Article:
My feelings are amplified by the fact I gave up on chasing during this long weekend, but a MOD RISK has been issued. Had I followed my plan (on Friday) to travel west, go see Mt. Rushmore, then hope for storms, I could have been within reach of the expected storms:
OVERALL SEVERE STORM RISK
Man, I need an attitude adjustment and fast!
And seeing the results of today’s storm isn’t making this easier:
Today will have to be a virtual chase day. My chase-cation is over and the weekend is behind me.
Hopefully, I’ll a) be available to chase next weekend and b) there will be severe storms with 500 miles of home during that time.
Gotta eat leaner when I not running around, toting bags of gear and clothing, etc. Virtual chasing gives me more choice, however.
Always another opinion
Just my own ideas and opinion.
I use the same technique: check the SLIM factors: shear, lift, instability, moisture.
I look at the SPC convective outlook maps and text for the day then try to identify what
they’re discussing on the NAM, WRF, RAP, HRRR models runs.I check the visible satellite pictures to see what sort of clearing and morning storms I have. I peruse logP-skewT charts around my target area to gauge what sort of moisture and wind setup I have.
I see where storm ingredients come together between 18Z (1pm CDT) and 0Z (7pm).
Since I’ve shadowed Bill Reid and seen so many of his forecasts since 2002, I try to do as Bill does.
(It’s served me very well, but I get too little storm time in the Great Plains to really boost my skills in the field.)
Computing / Comms Resources
My iPhone (RadarScope, MyWarn, etc.), my MSI Wind U120 netbook (1GB RAM, Windows XP, GRlevel3, GRLevel2Analyst, StormLab, Delorme Street Atlas, Davis WeatherLink), Sprint MiFi, connectivity prayers
All of the above, plus numerous 25-inch screens, quad-core desktop (Windows 7, 8GB RAM, all of the software on the netbook), 25Mbps internet, business-class high-redundancy router
More screen real estate and speed at home. My mobile gear has done well over the years, however. (Time to upgrade that 2009-vintage netbook next season, too.)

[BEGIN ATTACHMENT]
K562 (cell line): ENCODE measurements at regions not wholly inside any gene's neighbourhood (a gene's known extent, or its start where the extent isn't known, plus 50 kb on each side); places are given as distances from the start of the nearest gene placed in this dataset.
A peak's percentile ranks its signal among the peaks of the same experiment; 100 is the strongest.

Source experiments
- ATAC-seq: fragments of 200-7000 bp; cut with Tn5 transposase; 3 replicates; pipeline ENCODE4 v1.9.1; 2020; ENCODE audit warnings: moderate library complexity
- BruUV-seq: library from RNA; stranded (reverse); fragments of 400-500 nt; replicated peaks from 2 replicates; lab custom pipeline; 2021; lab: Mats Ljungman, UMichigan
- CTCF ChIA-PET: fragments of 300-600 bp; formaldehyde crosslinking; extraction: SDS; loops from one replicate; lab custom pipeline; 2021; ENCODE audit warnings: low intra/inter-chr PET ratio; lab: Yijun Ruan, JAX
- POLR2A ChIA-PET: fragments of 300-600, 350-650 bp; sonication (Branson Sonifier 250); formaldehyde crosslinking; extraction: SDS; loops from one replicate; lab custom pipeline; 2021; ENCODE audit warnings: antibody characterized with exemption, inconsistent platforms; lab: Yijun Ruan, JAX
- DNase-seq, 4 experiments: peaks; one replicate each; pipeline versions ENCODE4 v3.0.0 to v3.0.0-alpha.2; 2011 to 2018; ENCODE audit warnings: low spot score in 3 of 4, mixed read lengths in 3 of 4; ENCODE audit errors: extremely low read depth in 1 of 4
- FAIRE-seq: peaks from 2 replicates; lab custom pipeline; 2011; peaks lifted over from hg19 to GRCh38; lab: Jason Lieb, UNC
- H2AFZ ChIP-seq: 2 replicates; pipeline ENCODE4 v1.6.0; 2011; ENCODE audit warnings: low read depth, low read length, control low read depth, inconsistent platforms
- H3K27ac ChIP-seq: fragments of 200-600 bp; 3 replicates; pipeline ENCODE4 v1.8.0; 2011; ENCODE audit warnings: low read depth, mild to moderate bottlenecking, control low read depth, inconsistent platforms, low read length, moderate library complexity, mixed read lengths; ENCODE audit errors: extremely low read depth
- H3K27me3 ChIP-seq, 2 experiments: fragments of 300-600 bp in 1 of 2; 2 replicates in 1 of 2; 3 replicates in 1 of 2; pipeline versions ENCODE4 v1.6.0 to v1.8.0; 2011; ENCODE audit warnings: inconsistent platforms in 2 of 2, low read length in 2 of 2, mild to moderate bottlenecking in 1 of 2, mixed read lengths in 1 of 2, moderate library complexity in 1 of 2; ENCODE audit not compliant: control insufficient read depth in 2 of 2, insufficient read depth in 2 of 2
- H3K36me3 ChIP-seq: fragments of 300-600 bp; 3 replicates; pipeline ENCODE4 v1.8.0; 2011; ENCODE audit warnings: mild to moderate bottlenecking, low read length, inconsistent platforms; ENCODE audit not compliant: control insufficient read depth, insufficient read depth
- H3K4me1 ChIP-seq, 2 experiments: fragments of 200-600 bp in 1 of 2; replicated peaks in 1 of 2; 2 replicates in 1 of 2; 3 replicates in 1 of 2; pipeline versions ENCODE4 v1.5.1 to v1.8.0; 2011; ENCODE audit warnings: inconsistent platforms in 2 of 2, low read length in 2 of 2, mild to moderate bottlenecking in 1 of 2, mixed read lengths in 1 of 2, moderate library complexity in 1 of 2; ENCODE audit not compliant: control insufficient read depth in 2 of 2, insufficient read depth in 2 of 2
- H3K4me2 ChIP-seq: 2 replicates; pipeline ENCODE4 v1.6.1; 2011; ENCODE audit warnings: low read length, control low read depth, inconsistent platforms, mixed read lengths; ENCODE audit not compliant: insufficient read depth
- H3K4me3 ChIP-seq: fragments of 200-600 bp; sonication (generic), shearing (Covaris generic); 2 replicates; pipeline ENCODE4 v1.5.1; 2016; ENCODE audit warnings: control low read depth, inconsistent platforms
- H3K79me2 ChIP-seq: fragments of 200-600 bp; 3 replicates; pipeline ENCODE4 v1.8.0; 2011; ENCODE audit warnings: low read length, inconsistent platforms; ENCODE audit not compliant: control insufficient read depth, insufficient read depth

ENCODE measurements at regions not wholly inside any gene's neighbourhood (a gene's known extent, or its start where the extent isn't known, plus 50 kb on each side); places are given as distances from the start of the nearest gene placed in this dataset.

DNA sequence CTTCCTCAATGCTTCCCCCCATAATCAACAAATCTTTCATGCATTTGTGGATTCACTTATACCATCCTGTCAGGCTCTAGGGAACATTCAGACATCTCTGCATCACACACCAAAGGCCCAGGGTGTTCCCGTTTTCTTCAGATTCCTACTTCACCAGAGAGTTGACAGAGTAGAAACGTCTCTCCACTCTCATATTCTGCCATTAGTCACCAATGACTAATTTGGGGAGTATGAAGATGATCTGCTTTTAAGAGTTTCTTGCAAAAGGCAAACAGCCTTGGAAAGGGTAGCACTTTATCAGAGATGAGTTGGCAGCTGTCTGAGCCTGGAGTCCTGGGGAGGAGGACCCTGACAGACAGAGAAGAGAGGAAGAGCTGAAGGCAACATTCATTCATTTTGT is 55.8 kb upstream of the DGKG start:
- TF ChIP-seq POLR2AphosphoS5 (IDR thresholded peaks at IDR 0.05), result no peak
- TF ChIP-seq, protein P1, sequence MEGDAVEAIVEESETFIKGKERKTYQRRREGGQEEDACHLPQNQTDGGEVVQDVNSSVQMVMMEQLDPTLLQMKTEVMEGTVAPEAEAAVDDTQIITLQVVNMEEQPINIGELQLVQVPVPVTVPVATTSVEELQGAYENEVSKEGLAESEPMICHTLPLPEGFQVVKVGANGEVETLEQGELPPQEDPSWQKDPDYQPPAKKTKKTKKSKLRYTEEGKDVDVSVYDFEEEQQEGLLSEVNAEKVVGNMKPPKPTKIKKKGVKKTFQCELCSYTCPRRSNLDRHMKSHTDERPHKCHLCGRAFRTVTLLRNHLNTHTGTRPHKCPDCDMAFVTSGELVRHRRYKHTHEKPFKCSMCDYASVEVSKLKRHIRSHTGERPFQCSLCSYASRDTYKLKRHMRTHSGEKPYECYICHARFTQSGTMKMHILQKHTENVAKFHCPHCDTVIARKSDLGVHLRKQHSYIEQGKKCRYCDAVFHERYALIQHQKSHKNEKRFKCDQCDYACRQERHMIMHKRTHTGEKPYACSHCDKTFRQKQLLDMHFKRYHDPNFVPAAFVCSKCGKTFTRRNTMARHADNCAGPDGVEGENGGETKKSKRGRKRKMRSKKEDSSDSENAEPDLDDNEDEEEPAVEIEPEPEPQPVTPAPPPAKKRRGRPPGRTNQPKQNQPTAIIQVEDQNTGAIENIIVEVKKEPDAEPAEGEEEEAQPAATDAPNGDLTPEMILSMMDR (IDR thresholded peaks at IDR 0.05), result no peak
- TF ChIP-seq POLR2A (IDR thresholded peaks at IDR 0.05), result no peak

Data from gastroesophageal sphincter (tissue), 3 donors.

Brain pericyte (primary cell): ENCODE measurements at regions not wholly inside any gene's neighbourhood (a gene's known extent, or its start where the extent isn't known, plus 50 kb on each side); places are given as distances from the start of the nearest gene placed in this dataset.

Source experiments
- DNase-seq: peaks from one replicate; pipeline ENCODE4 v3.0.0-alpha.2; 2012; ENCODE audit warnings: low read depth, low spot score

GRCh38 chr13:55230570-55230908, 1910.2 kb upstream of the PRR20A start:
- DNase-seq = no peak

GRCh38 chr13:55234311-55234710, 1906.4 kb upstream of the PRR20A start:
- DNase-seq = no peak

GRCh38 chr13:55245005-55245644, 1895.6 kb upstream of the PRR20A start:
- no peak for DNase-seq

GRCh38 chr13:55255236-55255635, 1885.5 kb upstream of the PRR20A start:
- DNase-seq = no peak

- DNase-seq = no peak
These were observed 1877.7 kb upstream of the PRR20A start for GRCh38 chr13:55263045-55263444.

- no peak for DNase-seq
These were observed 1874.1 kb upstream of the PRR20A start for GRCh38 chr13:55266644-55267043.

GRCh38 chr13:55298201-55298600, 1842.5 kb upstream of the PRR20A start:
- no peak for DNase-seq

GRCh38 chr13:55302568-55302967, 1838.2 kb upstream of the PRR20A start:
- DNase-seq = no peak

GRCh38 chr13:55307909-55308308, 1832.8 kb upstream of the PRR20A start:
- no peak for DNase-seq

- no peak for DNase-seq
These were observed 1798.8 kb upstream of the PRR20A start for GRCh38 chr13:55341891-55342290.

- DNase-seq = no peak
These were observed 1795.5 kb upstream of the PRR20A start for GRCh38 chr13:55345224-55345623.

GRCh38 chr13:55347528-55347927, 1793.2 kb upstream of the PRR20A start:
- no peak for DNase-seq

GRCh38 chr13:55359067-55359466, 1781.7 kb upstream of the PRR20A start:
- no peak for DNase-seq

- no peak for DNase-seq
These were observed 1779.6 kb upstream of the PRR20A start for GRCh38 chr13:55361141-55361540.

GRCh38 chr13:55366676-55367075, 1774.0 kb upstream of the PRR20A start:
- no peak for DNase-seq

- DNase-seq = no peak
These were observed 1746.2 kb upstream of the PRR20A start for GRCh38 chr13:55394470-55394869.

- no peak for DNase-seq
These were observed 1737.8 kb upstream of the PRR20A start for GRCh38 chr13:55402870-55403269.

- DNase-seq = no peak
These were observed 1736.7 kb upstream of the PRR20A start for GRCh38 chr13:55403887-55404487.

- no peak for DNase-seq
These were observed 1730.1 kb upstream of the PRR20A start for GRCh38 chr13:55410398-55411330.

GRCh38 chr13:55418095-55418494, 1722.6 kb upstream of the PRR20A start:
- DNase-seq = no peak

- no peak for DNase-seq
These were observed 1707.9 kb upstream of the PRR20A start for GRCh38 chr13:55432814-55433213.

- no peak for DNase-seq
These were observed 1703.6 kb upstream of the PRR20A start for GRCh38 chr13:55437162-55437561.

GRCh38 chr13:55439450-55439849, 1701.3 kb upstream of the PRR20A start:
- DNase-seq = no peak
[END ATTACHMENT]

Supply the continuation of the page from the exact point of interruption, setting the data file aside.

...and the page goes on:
Watching the sky
Observe the sky directly. In the early Doswell days, the ability to read the maps was a beginning, but the ability to correctly read the sky often determined
Use fixed webcams across the web and (closer to storm time) streaming video from Spotter Network members to see what’s happening in the real world.
Obviously, the latter will introduce the bias of the person streaming the video, but I have a few favorite streamers to follow.
I feel we all have biases, so I try to choose mine carefully *smiles* .
Mo’ sky, mo’ bettah
Assumed base city: Wichita, KS (so I can join Jim, Jenna and Woodrow for the morning Starbucks run 🙂 ) Initial target: Comanche, OK
(Verbiage to be added later. Short version: Looks to me like shear, lift, instability, and moisture all come together in south central OK around 20Z. Charts follow.)
MAP 1 – 4-6pm
MAP 2 – around 7 pm
MAP 3 – after 7pm
1230 – A look st the SREF as I sit down to lunch (in both the virtual and real world) gives me pause for thought. It appears that Comanche, OK may be a bit to far southwest. In the virtual world, I’m at the Lawton Golden Corral (2632 Northwest Cache Road, Lawton, OK 73505) getting a good meal, as it looks like I won’t have a sit-down supper tonight. Suppertime is storm time, so I’ll be munching jerky then (albeit carefully, thanks to a temporary crown my dentist repaired on Saturday … in the real world.) Looks like I’ll need to relocate east then north; better keep lunch down to 15-20 minutes. Time to re-evaluate after lunch.
1250 – I slide east on OK7, then north on US81. Around 1330, ‘virtual me’ gives a wave to Jeff Piotrowski who’s eying the storm that’s gone up between Comanche and Lawton. (I’m always encouraged when I see somebody who really knows what they’re doing. It makes me feel a tiny bit more like I do, too.) Soon, the storm is shooting down some lightning and looking somewhat energetic.
Here are radar images of the storm, which produces a tornado later (though not as large or (thankfully) as deadly as the Moore, OK tornado of later today.